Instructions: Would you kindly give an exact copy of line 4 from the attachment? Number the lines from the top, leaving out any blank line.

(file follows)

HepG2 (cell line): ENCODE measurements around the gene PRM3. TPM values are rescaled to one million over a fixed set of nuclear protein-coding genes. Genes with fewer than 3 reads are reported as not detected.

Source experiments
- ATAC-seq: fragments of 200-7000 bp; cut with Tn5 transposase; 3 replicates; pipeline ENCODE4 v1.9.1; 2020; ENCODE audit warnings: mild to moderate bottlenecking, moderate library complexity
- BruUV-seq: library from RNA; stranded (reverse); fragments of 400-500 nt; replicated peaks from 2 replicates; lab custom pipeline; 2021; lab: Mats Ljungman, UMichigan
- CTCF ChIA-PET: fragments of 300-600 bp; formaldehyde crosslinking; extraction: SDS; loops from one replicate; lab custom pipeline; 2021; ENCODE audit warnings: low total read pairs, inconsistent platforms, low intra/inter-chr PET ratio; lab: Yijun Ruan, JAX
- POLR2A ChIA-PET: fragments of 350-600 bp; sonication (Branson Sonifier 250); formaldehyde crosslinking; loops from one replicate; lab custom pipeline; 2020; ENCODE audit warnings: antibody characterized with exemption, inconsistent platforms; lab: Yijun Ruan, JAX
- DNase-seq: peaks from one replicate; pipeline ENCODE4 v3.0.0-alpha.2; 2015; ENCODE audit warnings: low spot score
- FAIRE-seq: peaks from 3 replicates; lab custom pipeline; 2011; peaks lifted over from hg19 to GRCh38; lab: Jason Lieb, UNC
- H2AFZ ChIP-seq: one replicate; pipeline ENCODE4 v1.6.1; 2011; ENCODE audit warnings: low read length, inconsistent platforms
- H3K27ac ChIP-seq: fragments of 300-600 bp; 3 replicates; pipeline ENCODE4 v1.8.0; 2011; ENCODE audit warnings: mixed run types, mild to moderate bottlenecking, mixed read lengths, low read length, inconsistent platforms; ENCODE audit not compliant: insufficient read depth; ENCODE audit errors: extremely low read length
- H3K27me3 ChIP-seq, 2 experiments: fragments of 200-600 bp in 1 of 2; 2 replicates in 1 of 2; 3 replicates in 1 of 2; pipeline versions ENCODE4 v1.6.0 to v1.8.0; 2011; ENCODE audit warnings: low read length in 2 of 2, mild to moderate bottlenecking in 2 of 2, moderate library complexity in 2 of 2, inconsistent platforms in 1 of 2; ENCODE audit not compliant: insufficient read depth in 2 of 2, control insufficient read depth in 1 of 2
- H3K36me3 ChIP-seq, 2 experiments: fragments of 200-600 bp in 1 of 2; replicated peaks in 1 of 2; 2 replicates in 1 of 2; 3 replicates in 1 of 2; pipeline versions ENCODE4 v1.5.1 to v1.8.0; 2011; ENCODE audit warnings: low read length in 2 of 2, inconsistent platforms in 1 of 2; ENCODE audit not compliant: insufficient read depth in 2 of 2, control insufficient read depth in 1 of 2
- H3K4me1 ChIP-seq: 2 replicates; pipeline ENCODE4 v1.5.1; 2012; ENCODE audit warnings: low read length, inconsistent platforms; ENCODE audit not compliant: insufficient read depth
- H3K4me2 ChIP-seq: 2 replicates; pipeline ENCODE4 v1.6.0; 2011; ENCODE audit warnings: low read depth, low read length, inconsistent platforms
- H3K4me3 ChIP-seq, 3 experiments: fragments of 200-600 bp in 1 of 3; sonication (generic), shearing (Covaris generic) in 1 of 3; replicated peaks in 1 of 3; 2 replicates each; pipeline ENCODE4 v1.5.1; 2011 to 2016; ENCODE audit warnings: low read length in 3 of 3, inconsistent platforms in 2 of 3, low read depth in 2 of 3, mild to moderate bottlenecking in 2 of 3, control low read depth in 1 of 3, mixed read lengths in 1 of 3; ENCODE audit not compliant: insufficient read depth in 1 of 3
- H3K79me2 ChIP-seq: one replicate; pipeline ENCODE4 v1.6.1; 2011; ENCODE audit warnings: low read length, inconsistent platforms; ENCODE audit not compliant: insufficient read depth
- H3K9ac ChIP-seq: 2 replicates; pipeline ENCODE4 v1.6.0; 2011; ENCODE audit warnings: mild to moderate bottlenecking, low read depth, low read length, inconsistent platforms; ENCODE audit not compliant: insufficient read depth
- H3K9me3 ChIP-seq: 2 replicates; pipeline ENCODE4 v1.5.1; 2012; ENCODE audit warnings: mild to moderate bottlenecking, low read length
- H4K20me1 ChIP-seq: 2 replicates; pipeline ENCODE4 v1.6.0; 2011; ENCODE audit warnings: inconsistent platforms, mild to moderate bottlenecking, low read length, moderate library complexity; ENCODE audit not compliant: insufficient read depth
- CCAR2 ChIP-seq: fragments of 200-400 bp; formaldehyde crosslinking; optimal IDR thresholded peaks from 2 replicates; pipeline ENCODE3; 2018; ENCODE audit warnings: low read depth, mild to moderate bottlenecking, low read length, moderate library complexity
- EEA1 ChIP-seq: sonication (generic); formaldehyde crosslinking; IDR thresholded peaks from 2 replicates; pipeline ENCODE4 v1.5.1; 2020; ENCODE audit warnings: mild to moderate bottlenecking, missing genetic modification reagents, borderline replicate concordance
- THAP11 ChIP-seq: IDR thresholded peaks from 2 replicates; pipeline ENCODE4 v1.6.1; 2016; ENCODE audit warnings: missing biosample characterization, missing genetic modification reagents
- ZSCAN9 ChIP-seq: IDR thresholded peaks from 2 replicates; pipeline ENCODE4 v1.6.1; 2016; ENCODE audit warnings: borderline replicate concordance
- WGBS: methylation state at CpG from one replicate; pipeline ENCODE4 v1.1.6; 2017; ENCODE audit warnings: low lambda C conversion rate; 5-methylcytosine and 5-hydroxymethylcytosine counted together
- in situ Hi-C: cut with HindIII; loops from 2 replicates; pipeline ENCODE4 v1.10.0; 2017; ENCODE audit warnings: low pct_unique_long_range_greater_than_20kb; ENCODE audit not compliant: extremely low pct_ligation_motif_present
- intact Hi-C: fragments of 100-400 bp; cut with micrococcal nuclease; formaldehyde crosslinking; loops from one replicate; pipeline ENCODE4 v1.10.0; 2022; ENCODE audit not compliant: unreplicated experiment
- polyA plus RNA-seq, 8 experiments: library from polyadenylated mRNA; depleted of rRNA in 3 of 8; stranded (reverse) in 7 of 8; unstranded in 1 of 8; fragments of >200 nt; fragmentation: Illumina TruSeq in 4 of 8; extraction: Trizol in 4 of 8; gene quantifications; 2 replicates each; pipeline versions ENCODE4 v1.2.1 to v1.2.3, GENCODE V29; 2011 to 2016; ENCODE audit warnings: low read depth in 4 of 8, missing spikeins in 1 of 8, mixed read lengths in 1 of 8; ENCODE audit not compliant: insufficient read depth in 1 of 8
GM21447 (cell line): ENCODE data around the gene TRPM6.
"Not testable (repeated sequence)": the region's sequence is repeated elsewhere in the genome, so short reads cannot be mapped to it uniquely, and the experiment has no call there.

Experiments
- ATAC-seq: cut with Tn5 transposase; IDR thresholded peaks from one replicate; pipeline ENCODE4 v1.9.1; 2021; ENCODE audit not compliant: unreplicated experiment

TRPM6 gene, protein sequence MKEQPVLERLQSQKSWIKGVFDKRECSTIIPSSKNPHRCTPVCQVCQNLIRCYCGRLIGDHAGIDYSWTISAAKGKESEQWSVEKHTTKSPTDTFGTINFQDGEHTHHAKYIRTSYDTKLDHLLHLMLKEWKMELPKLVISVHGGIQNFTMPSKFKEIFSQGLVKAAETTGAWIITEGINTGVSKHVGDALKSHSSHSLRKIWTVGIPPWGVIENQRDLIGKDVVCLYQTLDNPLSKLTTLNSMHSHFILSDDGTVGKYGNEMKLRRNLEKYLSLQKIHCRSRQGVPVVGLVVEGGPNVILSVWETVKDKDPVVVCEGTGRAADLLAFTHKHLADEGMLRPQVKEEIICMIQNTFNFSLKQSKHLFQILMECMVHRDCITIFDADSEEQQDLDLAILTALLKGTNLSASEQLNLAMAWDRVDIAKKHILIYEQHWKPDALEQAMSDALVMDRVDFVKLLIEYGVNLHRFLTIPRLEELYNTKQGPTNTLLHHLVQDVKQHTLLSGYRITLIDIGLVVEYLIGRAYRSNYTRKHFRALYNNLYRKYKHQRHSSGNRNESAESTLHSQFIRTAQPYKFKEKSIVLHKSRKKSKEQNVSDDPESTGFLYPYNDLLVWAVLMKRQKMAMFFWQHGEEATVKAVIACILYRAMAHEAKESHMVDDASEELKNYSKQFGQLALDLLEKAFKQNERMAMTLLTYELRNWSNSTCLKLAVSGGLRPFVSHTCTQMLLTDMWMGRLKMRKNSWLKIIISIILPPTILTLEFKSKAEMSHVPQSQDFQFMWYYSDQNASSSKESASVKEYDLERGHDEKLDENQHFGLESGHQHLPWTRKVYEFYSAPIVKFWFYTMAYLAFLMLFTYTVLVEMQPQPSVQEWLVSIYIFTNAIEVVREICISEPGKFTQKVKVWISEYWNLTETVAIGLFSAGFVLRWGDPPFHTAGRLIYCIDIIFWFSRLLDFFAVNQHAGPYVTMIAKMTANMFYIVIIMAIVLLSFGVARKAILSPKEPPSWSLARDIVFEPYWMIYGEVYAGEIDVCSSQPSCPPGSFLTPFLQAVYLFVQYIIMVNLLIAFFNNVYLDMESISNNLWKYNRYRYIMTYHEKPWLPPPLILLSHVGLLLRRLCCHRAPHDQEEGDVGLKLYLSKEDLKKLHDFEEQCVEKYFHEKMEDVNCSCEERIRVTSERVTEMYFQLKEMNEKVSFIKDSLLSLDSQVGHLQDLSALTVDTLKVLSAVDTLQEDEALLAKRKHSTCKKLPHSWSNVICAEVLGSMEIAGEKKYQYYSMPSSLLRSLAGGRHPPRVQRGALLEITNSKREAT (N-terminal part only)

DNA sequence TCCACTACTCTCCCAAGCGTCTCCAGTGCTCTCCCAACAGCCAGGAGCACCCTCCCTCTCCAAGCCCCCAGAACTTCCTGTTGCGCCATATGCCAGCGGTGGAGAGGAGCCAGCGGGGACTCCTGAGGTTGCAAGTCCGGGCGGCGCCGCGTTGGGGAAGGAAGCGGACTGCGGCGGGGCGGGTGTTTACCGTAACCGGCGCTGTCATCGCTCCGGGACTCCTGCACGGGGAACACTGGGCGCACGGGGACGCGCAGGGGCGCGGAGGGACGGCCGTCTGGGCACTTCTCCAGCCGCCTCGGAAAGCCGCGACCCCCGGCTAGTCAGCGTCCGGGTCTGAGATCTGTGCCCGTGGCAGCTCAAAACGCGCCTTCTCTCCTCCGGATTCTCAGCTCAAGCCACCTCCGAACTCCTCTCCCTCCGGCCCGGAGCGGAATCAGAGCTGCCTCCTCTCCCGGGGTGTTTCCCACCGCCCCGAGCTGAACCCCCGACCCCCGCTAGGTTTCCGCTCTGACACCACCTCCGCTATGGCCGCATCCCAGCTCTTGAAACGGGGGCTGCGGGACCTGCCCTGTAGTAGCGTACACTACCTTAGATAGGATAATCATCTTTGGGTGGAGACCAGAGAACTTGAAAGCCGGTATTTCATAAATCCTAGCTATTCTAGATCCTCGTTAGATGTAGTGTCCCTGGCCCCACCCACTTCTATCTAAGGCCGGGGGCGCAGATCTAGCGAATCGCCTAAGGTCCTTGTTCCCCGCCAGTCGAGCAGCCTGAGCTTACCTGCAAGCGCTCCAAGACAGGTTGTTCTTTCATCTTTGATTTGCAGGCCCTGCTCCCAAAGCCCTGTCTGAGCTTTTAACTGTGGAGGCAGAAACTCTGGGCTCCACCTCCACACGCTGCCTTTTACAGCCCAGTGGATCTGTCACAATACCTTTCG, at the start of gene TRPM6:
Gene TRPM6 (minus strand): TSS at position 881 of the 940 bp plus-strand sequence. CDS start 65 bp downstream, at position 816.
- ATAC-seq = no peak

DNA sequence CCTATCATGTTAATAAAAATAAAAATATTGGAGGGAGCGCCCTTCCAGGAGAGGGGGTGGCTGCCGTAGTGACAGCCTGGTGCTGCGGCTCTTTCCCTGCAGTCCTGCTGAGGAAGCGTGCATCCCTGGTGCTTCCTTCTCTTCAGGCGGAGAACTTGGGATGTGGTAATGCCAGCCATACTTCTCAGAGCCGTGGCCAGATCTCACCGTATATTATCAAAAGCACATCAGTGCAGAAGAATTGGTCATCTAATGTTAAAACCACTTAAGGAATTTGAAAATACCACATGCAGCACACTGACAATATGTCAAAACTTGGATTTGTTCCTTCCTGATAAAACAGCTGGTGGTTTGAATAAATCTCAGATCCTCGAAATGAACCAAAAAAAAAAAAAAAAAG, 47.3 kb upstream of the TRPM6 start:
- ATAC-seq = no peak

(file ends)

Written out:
- BruUV-seq: library from RNA; stranded (reverse); fragments of 400-500 nt; replicated peaks from 2 replicates; lab custom pipeline; 2021; lab: Mats Ljungman, UMichigan